Thursday, October 28, 2004

Prehistoric hobbits

So Tolkien was right! It's all over the newspapers about this race of tiny people whose skeletal remains have just been unearthed in caves on an Indonesian island. They're a different species, but co-existed with homo sapiens, and villagers put out food for them, like Europeans did for the fairies. The average height was only a metre, smaller than pygmies. They've been nicknamed hobbits. They were a lot brighter than their small brains would suggest, and I like to think they might have been refugees from the Shire.

It's great every now and then when you get some news that tells you it's okay to dream.

I wonder what it was like, being such a small human in a huge world, confronting huge humans, giant rats - but oddly, dwarf elephants.

Sunday, October 03, 2004

Writing projects

When you write, you get stressed out without a project. I got a very pleasant surprise when my ploy of sending my education title about archaeology to a publisher worked. It was accompanied by a note saying, "This has sold 31,000 copies so far, got any work for me?" As it happened, my former editor from Allen and Unwin, who is now series editor for a sort of junior version of the True Stories series, for which I wrote two books, did have some work for me and was pleased to hear from me. So I'm working on a juvenile book about spies. It's surprised me how quickly I've managed to get through most of the first draft - I think it's all the education writing I've done, where they give you about 3 months to do a non-fiction title, complete with research.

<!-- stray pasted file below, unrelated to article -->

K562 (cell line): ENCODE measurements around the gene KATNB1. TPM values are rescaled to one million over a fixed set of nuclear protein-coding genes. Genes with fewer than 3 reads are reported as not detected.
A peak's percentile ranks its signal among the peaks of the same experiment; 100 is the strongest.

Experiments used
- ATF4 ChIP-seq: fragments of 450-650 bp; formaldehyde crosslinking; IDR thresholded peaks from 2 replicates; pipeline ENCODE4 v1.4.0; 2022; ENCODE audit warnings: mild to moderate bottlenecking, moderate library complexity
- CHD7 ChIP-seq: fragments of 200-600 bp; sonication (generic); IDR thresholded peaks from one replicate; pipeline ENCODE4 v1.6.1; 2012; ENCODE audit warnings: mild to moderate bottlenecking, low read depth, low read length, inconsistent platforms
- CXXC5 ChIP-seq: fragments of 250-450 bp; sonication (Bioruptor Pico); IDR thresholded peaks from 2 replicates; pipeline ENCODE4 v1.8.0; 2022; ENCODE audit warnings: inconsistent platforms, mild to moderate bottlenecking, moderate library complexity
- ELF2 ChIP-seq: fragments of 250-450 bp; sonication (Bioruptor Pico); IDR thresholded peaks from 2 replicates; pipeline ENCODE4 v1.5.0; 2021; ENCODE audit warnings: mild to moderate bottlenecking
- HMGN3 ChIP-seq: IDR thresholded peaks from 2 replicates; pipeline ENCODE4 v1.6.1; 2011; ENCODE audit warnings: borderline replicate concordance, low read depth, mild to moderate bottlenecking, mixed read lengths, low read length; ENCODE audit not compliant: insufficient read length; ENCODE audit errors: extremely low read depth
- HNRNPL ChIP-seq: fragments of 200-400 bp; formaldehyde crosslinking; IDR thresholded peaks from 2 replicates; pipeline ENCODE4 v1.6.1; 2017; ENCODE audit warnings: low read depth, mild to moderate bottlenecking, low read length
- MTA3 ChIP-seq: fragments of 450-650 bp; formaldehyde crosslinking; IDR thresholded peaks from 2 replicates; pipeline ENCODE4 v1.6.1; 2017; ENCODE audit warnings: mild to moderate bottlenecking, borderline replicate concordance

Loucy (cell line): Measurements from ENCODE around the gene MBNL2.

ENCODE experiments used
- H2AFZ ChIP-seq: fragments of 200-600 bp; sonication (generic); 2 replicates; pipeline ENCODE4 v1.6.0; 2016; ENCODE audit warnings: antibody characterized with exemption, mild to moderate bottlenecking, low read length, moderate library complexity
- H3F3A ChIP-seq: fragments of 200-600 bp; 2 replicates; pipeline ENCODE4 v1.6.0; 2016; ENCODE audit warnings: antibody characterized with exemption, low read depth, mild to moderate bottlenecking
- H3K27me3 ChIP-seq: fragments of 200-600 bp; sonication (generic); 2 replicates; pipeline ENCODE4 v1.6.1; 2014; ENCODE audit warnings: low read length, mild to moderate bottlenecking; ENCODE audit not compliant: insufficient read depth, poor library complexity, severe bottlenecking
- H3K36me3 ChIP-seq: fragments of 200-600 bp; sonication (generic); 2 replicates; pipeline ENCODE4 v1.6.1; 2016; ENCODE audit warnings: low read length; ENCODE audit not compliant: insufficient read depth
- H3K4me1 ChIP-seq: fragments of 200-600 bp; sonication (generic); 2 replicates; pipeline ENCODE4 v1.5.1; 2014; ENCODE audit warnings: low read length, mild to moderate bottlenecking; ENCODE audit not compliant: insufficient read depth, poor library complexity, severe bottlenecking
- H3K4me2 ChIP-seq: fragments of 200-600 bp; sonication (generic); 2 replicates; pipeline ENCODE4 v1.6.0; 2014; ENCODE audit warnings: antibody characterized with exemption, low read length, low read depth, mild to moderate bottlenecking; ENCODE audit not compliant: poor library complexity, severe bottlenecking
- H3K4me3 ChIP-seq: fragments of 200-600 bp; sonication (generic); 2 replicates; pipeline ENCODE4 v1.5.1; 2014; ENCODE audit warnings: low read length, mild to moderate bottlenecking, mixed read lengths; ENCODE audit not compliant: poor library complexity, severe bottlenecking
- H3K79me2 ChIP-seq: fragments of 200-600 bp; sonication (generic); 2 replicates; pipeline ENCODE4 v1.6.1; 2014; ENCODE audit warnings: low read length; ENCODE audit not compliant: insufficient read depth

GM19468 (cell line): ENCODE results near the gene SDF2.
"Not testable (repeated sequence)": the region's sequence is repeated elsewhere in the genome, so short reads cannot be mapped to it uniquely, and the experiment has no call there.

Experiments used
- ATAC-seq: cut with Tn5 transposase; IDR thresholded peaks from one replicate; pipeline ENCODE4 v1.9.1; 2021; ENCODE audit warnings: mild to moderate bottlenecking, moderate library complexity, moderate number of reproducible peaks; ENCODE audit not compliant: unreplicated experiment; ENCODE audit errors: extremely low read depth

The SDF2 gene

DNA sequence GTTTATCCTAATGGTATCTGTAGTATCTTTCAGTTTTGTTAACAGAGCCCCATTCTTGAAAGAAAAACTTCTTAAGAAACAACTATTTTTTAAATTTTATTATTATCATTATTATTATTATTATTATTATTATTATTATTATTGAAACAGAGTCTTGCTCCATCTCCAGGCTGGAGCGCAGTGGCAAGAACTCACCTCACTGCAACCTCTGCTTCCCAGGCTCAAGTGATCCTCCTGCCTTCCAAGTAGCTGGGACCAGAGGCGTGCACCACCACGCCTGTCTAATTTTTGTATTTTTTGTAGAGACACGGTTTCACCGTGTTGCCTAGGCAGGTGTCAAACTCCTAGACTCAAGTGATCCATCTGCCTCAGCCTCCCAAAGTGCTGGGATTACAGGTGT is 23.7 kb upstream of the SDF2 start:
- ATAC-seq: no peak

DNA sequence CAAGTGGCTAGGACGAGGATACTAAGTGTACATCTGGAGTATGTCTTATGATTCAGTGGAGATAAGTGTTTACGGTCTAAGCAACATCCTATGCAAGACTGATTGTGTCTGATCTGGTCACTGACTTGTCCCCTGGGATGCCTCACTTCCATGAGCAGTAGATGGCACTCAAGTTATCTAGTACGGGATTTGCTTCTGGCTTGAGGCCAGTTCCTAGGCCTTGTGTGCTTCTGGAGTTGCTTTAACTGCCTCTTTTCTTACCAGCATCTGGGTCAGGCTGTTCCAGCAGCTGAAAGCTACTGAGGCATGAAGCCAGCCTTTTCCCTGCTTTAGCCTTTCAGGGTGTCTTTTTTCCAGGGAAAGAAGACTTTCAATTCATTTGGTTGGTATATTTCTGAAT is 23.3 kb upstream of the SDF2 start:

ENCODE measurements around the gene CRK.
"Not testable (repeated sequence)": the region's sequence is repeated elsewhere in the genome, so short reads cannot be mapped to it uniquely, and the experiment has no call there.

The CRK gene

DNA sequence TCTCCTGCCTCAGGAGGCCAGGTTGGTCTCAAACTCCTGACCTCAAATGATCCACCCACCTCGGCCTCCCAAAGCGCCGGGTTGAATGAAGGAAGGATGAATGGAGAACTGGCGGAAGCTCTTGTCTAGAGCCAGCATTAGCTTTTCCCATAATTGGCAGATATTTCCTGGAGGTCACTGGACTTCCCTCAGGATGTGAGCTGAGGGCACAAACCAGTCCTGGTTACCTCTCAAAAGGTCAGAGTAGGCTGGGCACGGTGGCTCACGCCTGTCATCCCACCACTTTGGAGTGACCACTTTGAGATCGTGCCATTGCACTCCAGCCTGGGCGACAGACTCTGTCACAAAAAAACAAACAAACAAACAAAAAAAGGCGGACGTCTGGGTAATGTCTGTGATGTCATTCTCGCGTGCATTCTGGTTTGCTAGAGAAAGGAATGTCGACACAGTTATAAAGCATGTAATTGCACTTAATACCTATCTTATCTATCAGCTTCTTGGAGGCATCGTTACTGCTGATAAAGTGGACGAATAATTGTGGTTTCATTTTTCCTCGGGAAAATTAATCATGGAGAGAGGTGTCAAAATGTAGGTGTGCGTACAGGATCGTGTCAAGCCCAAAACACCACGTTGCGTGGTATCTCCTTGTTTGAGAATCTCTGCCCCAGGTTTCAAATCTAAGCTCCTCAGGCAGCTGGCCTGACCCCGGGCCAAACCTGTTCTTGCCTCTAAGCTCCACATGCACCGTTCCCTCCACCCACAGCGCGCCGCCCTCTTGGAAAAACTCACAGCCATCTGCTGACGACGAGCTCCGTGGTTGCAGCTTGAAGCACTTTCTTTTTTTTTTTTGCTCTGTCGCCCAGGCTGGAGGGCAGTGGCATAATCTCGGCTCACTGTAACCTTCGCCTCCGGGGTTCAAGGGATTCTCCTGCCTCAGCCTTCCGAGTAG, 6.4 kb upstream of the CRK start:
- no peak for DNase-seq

Jack Dann once told me that you always have to "hustle" for writing jobs. He was right. I have been hustling for projects for years now. I watched him at work once, his ears pricking up when I introduced him to my then-publisher, his hand reaching into his pocket for a card... Whether I will ever be as successful as he is, I don't know. I doubt it. But you don't have to be a massive bestseller to be able to consider yourself a professional writer. If you "hustle" and get work, if someone is prepared to pay you to write for them, you're a professional writer. I've found it pays not to be fussy - fiction or non-fiction, juvenile or adult, if someone is buying, I have a go. And while I'm establishing myself and letting my name be known to those who are buying, I can still get on with the SF and fantasy that are my first love. I've sold a few of those stories too!